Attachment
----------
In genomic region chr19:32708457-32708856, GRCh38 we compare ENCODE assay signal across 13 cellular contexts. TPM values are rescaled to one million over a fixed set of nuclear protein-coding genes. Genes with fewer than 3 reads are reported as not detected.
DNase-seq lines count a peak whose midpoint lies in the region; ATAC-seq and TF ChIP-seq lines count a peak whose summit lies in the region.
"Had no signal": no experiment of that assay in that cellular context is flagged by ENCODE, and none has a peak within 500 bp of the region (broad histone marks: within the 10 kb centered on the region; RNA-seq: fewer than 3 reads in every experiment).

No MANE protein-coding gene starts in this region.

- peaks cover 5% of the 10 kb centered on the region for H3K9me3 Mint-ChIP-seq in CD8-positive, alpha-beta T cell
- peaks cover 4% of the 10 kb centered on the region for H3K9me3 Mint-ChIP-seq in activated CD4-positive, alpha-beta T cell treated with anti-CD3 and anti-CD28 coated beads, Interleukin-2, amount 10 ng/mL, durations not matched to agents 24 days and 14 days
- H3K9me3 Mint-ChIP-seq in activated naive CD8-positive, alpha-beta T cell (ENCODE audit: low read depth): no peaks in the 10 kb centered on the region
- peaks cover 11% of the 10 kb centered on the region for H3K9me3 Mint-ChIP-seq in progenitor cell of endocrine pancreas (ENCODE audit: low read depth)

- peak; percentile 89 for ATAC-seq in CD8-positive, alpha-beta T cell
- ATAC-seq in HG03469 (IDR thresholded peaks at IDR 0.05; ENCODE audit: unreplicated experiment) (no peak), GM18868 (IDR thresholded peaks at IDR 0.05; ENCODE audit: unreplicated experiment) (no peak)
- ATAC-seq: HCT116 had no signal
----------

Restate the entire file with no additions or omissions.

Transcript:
In genomic region chr19:32708457-32708856, GRCh38 we compare ENCODE assay signal across 13 cellular contexts. TPM values are rescaled to one million over a fixed set of nuclear protein-coding genes. Genes with fewer than 3 reads are reported as not detected.
DNase-seq lines count a peak whose midpoint lies in the region; ATAC-seq and TF ChIP-seq lines count a peak whose summit lies in the region.
"Had no signal": no experiment of that assay in that cellular context is flagged by ENCODE, and none has a peak within 500 bp of the region (broad histone marks: within the 10 kb centered on the region; RNA-seq: fewer than 3 reads in every experiment).

No MANE protein-coding gene starts in this region.

- peaks cover 5% of the 10 kb centered on the region for H3K9me3 Mint-ChIP-seq in CD8-positive, alpha-beta T cell
- peaks cover 4% of the 10 kb centered on the region for H3K9me3 Mint-ChIP-seq in activated CD4-positive, alpha-beta T cell treated with anti-CD3 and anti-CD28 coated beads, Interleukin-2, amount 10 ng/mL, durations not matched to agents 24 days and 14 days
- H3K9me3 Mint-ChIP-seq in activated naive CD8-positive, alpha-beta T cell (ENCODE audit: low read depth): no peaks in the 10 kb centered on the region
- peaks cover 11% of the 10 kb centered on the region for H3K9me3 Mint-ChIP-seq in progenitor cell of endocrine pancreas (ENCODE audit: low read depth)

- peak; percentile 89 for ATAC-seq in CD8-positive, alpha-beta T cell
- ATAC-seq in HG03469 (IDR thresholded peaks at IDR 0.05; ENCODE audit: unreplicated experiment) (no peak), GM18868 (IDR thresholded peaks at IDR 0.05; ENCODE audit: unreplicated experiment) (no peak)
- ATAC-seq: HCT116 had no signal